Alexa is a very powerful tool, used to rank website traffic. The relationship between how Alexa rates your website and how popular your website is, however, isn’t as obvious as it might seem. You need to consider your website’s ranking, links, traffic, and many other factors. Many of these factors are hidden and known only to the most experienced Alexa users.
Do other websites link to yours? If you want Alexa’s attention then you should make sure that they do. Don’t worry: usually, all you need to do is ask, as long as you offer a link to their site in return. Remember that your links need to be relevant to your site – don’t take links from an unrelated site, as they won’t be counted. However, if the links are on sites that don’t get much traffic, then Alexa will never hear about them.
The fact of the matter is that relevant links are helpful to your visitors. Search engines want to know if a site is worth going to. If it is, they are happy to index it in a higher spot. This is a general rule of thumb that you should keep in mind at all times when performing SEO operations. The difference between a site with a moderate search results and a site with high search results is that the site with the higher results is generally more user friendly. Alexa Ratings and other rating systems try to emulate how a visitor will see your site. Once they’ve determined the worth of your site to a visitor they index it accordingly. This is why it is so important to have relevant links. If you are linking to sites that your users would find interesting, Alexa will enjoy it.
By targeting sites that are similar to yours, but not exactly the same, you’ll get relevant links that Alexa will like. The best sites to link to are with content that complements your own. For example, if your site is dedicated to rock and roll and you link to a guitar sales web site, you’ll probably get traffic flow back and forth. One way of ensuring relevant information is to link to yourself from other sites that you own: why try to hunt down other webmasters if you have 20 or 30 websites of your own you can use? Traffic flow is the biggest factor, however, as most of what Alexa does is traffic-based.
After comparing your site to the other ones it ranks, Alexa will assign your site a ranking number. The higher that the ranking number is, the better traffic you are receiving. Many search results utilize Alexa Rankings in indexing their results, therefore, if you have a high Alexa Rating not only are you already getting a good deal of traffic, you will begin to accumulate even more traffic. If you’d like to see your Alexa rating, all you need to do is go to alexa.com and enter your domain name.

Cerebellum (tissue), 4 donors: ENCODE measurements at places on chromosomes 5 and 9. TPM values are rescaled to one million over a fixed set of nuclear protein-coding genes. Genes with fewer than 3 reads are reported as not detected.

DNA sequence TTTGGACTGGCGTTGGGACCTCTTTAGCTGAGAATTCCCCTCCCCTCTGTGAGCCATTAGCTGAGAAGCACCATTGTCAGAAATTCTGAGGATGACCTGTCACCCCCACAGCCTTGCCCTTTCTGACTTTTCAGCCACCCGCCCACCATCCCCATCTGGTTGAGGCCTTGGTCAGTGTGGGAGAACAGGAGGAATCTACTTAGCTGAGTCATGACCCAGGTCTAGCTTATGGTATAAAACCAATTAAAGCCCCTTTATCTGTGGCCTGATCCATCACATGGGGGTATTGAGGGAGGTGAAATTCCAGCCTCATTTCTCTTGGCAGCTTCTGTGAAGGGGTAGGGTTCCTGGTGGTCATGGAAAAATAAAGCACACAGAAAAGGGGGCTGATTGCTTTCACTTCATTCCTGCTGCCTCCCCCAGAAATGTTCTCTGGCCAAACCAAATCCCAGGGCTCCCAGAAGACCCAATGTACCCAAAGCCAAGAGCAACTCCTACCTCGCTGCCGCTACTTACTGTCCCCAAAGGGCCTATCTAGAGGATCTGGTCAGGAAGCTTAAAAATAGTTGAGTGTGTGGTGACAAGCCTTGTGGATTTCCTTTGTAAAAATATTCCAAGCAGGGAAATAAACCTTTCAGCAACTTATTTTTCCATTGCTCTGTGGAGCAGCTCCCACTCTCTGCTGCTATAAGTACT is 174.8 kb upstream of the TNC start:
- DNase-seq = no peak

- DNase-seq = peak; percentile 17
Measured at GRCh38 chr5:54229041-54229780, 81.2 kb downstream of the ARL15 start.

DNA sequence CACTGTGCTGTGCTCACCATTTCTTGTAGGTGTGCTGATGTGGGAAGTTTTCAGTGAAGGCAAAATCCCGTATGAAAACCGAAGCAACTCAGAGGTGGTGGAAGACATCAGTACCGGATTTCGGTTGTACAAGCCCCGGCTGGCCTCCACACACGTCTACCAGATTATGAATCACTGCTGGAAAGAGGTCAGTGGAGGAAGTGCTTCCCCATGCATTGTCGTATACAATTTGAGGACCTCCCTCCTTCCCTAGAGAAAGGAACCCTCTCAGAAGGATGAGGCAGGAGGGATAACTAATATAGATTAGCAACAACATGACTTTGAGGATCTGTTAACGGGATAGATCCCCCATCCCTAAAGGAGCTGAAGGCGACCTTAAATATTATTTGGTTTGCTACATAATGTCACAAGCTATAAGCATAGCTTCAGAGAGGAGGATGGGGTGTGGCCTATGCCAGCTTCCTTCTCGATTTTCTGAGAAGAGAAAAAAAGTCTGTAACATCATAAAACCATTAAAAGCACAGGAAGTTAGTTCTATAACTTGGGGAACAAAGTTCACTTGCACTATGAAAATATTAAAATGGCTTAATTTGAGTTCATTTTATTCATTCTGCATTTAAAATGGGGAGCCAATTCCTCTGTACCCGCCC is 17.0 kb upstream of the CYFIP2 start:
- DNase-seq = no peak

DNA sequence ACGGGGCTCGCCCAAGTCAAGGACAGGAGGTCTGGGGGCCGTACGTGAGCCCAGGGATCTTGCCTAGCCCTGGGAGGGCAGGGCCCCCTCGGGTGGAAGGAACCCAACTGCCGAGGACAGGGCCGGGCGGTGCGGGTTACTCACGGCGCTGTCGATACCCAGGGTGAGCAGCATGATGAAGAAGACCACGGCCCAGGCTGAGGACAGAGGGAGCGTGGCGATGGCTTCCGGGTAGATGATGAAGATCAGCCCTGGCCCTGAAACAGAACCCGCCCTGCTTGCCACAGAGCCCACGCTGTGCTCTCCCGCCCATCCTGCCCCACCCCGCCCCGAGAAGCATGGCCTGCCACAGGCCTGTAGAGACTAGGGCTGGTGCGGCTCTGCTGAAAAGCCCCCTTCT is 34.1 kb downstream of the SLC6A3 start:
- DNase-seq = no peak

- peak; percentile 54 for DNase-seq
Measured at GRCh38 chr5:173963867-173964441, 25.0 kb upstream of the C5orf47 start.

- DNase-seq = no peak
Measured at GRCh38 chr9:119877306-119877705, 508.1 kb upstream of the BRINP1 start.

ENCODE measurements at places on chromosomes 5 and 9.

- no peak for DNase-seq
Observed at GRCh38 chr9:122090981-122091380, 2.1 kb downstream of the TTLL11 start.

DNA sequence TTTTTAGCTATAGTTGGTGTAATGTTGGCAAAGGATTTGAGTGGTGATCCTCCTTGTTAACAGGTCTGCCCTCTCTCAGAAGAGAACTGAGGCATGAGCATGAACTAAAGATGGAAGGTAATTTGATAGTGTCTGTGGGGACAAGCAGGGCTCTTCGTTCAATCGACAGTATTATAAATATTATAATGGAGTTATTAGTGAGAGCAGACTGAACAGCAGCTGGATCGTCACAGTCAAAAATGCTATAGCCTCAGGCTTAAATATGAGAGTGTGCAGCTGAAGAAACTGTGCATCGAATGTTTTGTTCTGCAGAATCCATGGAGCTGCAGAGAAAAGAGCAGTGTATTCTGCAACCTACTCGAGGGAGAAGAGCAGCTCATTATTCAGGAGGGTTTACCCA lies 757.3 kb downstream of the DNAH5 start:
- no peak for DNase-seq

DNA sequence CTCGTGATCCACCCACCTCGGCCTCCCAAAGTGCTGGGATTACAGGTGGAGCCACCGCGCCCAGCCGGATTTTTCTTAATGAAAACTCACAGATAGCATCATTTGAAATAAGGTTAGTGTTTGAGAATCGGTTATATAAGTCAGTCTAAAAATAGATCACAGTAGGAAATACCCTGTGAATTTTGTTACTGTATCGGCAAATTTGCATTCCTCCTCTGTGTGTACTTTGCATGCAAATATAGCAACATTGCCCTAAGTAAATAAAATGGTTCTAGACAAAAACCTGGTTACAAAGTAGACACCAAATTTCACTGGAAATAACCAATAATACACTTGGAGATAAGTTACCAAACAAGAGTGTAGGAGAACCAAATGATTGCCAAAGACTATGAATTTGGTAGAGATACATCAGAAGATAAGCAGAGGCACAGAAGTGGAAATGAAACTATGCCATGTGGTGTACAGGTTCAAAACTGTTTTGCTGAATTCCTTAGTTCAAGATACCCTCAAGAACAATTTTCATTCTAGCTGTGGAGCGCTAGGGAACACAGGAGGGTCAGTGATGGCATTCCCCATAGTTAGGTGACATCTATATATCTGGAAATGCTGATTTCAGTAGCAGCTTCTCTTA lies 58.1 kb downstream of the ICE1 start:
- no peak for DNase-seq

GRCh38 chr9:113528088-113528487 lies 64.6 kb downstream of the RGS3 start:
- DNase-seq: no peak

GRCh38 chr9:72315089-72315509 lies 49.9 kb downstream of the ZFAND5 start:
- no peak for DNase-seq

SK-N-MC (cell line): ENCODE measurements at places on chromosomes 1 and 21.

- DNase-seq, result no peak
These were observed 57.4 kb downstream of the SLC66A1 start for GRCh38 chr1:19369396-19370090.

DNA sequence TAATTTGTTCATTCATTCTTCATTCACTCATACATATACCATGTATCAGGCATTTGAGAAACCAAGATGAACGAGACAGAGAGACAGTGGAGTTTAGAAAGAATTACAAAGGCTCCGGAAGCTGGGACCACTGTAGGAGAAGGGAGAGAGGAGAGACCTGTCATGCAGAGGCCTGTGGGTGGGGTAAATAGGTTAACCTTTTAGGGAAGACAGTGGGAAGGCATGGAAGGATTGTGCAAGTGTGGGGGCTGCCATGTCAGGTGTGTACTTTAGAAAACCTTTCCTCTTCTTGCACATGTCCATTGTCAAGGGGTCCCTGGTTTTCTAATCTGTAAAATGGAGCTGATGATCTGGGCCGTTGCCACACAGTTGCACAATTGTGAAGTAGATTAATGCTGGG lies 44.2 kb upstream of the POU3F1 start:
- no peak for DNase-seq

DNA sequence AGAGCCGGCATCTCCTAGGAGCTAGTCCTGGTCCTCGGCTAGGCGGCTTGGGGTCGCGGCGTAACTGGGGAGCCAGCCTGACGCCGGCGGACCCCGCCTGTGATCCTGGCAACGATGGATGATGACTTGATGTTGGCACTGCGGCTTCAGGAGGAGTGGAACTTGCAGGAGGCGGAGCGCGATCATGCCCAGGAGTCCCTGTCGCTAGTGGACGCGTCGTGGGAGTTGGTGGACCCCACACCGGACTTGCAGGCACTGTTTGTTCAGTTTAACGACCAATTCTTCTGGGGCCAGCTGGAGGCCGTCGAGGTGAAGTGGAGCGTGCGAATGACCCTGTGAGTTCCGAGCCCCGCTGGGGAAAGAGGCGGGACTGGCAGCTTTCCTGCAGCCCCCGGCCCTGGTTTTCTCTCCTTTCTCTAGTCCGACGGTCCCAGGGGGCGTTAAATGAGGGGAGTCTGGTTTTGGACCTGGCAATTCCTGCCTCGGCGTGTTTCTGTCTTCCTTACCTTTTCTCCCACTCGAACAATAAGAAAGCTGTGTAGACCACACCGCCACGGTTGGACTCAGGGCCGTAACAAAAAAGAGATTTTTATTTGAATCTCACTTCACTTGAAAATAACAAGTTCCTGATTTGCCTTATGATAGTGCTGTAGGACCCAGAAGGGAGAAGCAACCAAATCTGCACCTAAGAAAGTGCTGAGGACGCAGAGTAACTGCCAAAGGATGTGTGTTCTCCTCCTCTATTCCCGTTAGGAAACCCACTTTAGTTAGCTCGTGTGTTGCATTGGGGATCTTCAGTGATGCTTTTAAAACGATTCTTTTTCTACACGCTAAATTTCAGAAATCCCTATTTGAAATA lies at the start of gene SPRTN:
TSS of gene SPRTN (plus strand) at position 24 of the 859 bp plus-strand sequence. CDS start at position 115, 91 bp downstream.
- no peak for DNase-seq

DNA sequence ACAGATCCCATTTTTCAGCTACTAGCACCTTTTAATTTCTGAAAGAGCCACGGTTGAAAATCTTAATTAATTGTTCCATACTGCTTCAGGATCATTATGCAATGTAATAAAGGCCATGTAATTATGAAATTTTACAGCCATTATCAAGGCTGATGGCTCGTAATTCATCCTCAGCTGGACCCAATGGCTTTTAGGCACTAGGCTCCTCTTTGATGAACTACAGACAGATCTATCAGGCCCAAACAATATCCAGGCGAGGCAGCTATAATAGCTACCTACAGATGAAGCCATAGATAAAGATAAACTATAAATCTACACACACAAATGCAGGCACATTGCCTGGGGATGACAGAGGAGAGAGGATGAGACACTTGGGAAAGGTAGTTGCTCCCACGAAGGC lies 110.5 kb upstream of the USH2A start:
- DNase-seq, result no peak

You can also view Alexa rating using the Alexa toolbar, which lets you see how much traffic the site you’re currently visiting has. For example, you might be considering whether you should exchange links with a site. If the site you’re considering has no traffic then a link exchange won’t be worth your time and it may even have an adverse effect on your Google Pagerank which is at least as important as your Alexa Rating.
Using the Alexa ranking system allows you to compare the traffic of your site or other sites with the traffic of the web as a whole. Number 1 is the top rank, so the larger the ranking number, the lower the traffic is likely to be. Let’s say that your site’s rank at Alexa is something like 1,578,459. No matter how professional the website looks, or how high the Google PageRank is, your website just doesn’t have much traffic – in fact, Alexa knows of 1,578,458 websites that have more traffic than you do.
It is, however, important to keep in mind that a high Google PageRank will almost certainly increase your traffic. If you have a high Google PageRank and a low Alexa Rating, your site is probably new to the internet. It will take your visitors some time to find the site via Google and the links from other sites. Generally, the Alexa Rating is the second rating that SEO managers should worry about. The Alexa Rating is very useful in analyzing a comparison between your site and others, but you must also keep in mind that because Alexa ranks sites based on visits by users who utilize their toolbar, these ratings can be inflated or under-stated. .
About The Author:
Lawrence Andrews is an ePublisher, software developer, consultant, and author of numerous books. Visit his Private Label Content and Software site at http://www.lmamedia.com for more information about SEO and PRL.
You may use this article freely on your website as long as this resource box is included, a link point back to my site, and this article remains unchanged! Copyright 2005 Lawrence Andrews